High Definition: The Bank of Canada Should Take Tight Aim at a Lower Inflation Target - C.D. Howe Institute

TORONTO, Feb. 16 /CNW/ - Cutting the inflation target to 1 percent and measuring it more accurately would have lasting economic benefits that should outweigh short-term political objections, according to a study released today by the C.D. Howe Institute. In Precision Targeting: The Economics - and Politics - of Improving Canada's Inflation-Targeting Framework, McGill University economist Christopher Ragan proposes a coherent five-part policy package for a renewed monetary policy agreement, due in 2011, between the Bank of Canada and the federal government.

Professor Ragan proposes a coherent five-part policy package:

  1. The federal government should devote the necessary financial resources to Statistics Canada so that it can eliminate the most significant biases in the CPI over the course of the next few years.
  2. The Bank of Canada's formal inflation target should be reduced to 1 percent, perhaps gradually over the course of the new agreement.
  3. The federal government should announce its intention to indemnify the Bank of Canada against possible financial losses brought about through changes in the value of government bonds purchased during (possible future) episodes of quantitative easing.
  4. The new inflation-targeting agreement should mention explicitly the importance of financial stability, and that the Bank henceforth will take financial stability into consideration when conducting its monetary policy decisions.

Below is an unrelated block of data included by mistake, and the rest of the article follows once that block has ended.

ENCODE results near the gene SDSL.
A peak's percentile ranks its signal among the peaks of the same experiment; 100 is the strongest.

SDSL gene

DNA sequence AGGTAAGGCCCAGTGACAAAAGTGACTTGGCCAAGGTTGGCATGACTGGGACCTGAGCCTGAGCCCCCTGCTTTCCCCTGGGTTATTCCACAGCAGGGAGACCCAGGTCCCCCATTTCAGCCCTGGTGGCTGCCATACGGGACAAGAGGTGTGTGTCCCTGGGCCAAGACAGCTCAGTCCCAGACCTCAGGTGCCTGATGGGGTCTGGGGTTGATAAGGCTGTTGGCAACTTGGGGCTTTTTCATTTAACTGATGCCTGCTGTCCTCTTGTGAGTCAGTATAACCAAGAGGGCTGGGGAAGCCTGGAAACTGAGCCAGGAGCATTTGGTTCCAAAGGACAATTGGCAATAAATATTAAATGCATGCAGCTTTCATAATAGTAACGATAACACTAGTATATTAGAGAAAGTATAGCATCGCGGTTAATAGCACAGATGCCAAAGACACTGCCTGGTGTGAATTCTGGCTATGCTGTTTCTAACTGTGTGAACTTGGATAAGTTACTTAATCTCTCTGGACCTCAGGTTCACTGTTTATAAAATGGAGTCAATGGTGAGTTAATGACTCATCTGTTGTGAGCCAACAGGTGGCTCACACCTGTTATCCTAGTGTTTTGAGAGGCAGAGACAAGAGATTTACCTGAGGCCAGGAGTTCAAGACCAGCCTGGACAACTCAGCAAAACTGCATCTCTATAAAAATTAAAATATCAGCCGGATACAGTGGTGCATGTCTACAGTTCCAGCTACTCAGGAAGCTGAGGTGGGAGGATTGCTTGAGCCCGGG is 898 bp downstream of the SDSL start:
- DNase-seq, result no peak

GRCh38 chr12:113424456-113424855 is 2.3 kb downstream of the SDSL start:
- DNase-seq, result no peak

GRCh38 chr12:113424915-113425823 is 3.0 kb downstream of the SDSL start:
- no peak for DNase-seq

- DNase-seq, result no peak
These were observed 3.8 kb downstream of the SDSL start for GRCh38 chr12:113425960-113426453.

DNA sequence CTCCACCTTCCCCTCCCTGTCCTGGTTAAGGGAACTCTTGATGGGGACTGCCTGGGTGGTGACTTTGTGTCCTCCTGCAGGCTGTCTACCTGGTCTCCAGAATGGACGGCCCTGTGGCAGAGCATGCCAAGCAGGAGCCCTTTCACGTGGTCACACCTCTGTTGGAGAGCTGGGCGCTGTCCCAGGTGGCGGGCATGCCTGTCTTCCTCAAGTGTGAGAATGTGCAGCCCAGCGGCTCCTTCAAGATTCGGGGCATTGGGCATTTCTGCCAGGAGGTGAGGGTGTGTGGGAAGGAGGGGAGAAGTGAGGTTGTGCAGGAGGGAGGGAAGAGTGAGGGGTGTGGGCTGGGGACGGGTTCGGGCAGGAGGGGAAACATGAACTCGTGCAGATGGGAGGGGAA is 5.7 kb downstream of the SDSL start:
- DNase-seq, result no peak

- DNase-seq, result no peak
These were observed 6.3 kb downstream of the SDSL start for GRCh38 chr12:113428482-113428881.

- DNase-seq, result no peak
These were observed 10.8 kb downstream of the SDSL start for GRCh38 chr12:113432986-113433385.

5. The federal government should direct the Ministry of Finance, the Bank of Canada, the Office of the Superintendent of Financial Institutions, and other relevant parties to ensure that, among them, they have the appropriate regulatory and oversight mechanisms in place, and responsibilities for actions clearly assigned, so that policy henceforth might be properly informed by concerns of financial stability.

Political arguments, or inertia, might stand in the way of adopting these policy changes, but their potential economic gains are significant enough for the country as a whole that they should be pursued, argues Professor Ragan.

For the study go to: http://www.cdhowe.org/pdf/Commentary_321.pdf

SOURCE C.D. Howe Institute

For further information:

Christopher Ragan, Associate Professor,
Economics, McGill University, and David Dodge
Chair in Monetary Policy, C.D. Howe Institute;
Philippe Bergevin, Policy Analyst, C.D. Howe Institute.
416-865-1904; cdhowe@cdhowe.org


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